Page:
The digital transformation is now embracing the world, and plenty of businesses have migrated into where their customers are today – it’s online. Therefore the importance of a responsive eCommerce website design and mCommerce experience is increasing. Business Insider Intelligence predicts mobile shopping volume to rise to 25.5% compound annual growth rate (CAGR) from 2019 to hit $488.0 billion, or 44% of eCommerce, in 2024.
Many people not only search for products using their mobile devices but also complete the checkout process via them. That’s why it’s important to design an intuitive mobile checkout process to avoid negative customer experience in only one step to making a purchase. Bad eCommerce app design (particularly, UX design of this part of a customer journey) can cost you a conversion, so it’s crucial to make it smooth. In this article, we will consider the essential principles of a great mobile checkout process to help you multiply sales and reduce abandons.
According to the Baymard Institute Research, it is one of the most significant reasons why prospects abandon a purchase. Filling register forms via mobile devices can be a real pain for customers sometimes. It gives them additional time to rethink their purchasing decisions, and this can be not favorable for a company. We recommend you to avoid forcing users to go through a signing in or registering process before they make a purchase. Alternatively, you can allow a “guest shopping” option. It is particularly important for a successful eCommerce mobile app.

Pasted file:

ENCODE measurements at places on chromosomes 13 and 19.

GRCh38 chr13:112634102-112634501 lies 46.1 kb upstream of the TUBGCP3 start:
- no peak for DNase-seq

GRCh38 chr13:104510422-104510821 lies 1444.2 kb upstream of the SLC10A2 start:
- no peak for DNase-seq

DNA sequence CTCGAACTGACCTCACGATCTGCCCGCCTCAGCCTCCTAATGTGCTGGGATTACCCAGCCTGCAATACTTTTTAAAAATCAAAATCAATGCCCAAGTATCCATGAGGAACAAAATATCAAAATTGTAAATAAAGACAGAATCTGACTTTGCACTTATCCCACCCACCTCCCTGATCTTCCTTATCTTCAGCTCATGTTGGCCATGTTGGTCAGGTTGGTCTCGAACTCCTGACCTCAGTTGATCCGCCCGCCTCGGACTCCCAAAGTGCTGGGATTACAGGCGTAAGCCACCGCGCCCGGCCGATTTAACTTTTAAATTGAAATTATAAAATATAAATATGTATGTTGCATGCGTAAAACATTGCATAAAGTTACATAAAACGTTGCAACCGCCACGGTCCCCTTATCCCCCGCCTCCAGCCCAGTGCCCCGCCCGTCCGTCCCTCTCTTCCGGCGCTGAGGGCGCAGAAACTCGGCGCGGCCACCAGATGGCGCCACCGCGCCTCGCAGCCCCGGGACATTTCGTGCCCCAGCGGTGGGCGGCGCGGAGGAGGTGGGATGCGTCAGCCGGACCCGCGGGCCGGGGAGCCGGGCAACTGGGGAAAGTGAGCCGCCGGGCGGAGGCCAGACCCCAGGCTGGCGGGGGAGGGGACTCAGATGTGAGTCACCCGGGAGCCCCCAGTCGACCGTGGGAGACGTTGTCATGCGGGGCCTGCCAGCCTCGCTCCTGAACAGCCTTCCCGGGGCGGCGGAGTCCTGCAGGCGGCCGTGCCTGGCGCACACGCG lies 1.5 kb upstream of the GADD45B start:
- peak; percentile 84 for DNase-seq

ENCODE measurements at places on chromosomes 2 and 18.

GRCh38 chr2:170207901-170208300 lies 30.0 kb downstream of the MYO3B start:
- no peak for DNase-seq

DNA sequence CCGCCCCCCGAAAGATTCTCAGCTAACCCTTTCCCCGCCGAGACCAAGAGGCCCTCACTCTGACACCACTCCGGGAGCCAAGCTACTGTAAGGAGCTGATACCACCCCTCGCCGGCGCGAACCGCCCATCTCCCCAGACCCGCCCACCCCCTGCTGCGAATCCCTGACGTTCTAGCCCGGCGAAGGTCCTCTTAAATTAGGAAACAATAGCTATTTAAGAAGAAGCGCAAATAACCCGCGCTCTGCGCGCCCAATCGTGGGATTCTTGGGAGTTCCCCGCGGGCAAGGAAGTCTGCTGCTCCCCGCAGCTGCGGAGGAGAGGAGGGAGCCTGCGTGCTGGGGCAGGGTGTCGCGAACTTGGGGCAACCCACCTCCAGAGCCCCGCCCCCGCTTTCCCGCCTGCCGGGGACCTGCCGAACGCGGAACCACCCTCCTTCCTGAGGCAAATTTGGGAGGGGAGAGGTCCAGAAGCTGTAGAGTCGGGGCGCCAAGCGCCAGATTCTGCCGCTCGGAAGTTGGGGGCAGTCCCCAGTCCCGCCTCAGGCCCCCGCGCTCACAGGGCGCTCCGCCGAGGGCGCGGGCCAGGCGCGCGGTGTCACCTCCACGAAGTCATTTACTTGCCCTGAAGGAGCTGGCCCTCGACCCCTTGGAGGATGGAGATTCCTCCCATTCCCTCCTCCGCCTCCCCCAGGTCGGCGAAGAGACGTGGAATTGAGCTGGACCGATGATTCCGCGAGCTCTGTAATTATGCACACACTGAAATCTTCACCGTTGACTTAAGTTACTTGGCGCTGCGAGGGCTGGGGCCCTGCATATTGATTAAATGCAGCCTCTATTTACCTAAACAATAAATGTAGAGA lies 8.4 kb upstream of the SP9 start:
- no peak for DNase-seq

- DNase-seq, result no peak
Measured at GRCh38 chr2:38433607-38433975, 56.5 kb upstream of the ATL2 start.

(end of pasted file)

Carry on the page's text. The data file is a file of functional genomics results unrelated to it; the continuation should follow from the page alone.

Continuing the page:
Like registering an account, filling any form isn’t the most pleasant process for mobile users. However, it’s necessary. However, you can do it much easier, creating a user-friendly form. So, let’s focus on the bare minimum.
You can add a function of auto-suggestion or auto-completion to a field with the delivery address. For instance, you can use filling the address information based on zip code. Ask users about their geolocation (or use Google’s geolocation search) and fill most of the information in a form for them. Anyway, if there is any mistake, the user will have an opportunity to edit the information.
It’s also advisable to avoid dropdown lists in a mobile experience. Try to show all the options at once. In case if there are too many choices, you can think of adding a search box to allow users to save time while looking for the needed item. Suggest the most popular choices at the beginning of the list. Don’t also forget to display a context keyword. If a step requires putting down only numbers, show the user a keyword with numbers.
It’s the essential principle of any mobile UX design. Your desktop website design may include small clickable areas that are often converted into mobile user experience with the same characteristics as for a web user. Try to optimize them and making them touchable instead of clickable (like for the user with a mouse).
According to the MIT Touch Lab, the average width of an adult thumb is 2,5 cm, and the index finger is between 1.6 to 2 cm. We can translate it to nearly 72px and 57 pixels. The easiest way to optimize it is to utilize patterns of icons and typography from the Material Design language created by Google.